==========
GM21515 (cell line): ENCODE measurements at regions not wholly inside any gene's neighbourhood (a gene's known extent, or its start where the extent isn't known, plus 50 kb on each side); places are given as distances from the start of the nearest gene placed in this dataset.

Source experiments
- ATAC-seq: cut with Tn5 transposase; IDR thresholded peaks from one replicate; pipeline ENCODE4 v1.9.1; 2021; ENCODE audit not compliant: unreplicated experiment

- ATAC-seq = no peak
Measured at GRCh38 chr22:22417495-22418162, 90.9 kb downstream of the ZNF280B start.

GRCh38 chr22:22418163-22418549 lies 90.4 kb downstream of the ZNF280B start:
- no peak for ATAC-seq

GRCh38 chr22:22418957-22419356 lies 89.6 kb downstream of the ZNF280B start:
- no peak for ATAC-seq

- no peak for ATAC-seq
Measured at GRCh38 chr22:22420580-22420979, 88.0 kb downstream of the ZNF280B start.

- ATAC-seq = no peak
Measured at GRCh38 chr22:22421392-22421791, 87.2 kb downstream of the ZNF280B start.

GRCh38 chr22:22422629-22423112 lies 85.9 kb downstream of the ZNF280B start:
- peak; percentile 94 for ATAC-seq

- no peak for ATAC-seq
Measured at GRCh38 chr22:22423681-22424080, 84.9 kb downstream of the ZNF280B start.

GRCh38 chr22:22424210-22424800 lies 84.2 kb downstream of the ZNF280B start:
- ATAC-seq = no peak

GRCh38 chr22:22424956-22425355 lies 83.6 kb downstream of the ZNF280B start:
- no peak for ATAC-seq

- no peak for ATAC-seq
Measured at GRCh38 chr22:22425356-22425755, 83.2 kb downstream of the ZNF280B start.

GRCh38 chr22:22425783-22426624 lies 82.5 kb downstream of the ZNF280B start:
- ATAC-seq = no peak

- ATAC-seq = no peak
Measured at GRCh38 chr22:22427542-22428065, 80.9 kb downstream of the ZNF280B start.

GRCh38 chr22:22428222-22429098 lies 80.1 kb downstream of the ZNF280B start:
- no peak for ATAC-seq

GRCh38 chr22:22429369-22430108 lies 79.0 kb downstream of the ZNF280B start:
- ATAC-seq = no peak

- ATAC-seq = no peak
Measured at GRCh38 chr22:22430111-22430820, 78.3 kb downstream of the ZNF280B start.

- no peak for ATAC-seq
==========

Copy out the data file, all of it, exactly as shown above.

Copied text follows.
GM21515 (cell line): ENCODE measurements at regions not wholly inside any gene's neighbourhood (a gene's known extent, or its start where the extent isn't known, plus 50 kb on each side); places are given as distances from the start of the nearest gene placed in this dataset.

Source experiments
- ATAC-seq: cut with Tn5 transposase; IDR thresholded peaks from one replicate; pipeline ENCODE4 v1.9.1; 2021; ENCODE audit not compliant: unreplicated experiment

- ATAC-seq = no peak
Measured at GRCh38 chr22:22417495-22418162, 90.9 kb downstream of the ZNF280B start.

GRCh38 chr22:22418163-22418549 lies 90.4 kb downstream of the ZNF280B start:
- no peak for ATAC-seq

GRCh38 chr22:22418957-22419356 lies 89.6 kb downstream of the ZNF280B start:
- no peak for ATAC-seq

- no peak for ATAC-seq
Measured at GRCh38 chr22:22420580-22420979, 88.0 kb downstream of the ZNF280B start.

- ATAC-seq = no peak
Measured at GRCh38 chr22:22421392-22421791, 87.2 kb downstream of the ZNF280B start.

GRCh38 chr22:22422629-22423112 lies 85.9 kb downstream of the ZNF280B start:
- peak; percentile 94 for ATAC-seq

- no peak for ATAC-seq
Measured at GRCh38 chr22:22423681-22424080, 84.9 kb downstream of the ZNF280B start.

GRCh38 chr22:22424210-22424800 lies 84.2 kb downstream of the ZNF280B start:
- ATAC-seq = no peak

GRCh38 chr22:22424956-22425355 lies 83.6 kb downstream of the ZNF280B start:
- no peak for ATAC-seq

- no peak for ATAC-seq
Measured at GRCh38 chr22:22425356-22425755, 83.2 kb downstream of the ZNF280B start.

GRCh38 chr22:22425783-22426624 lies 82.5 kb downstream of the ZNF280B start:
- ATAC-seq = no peak

- ATAC-seq = no peak
Measured at GRCh38 chr22:22427542-22428065, 80.9 kb downstream of the ZNF280B start.

GRCh38 chr22:22428222-22429098 lies 80.1 kb downstream of the ZNF280B start:
- no peak for ATAC-seq

GRCh38 chr22:22429369-22430108 lies 79.0 kb downstream of the ZNF280B start:
- ATAC-seq = no peak

- ATAC-seq = no peak
Measured at GRCh38 chr22:22430111-22430820, 78.3 kb downstream of the ZNF280B start.

- no peak for ATAC-seq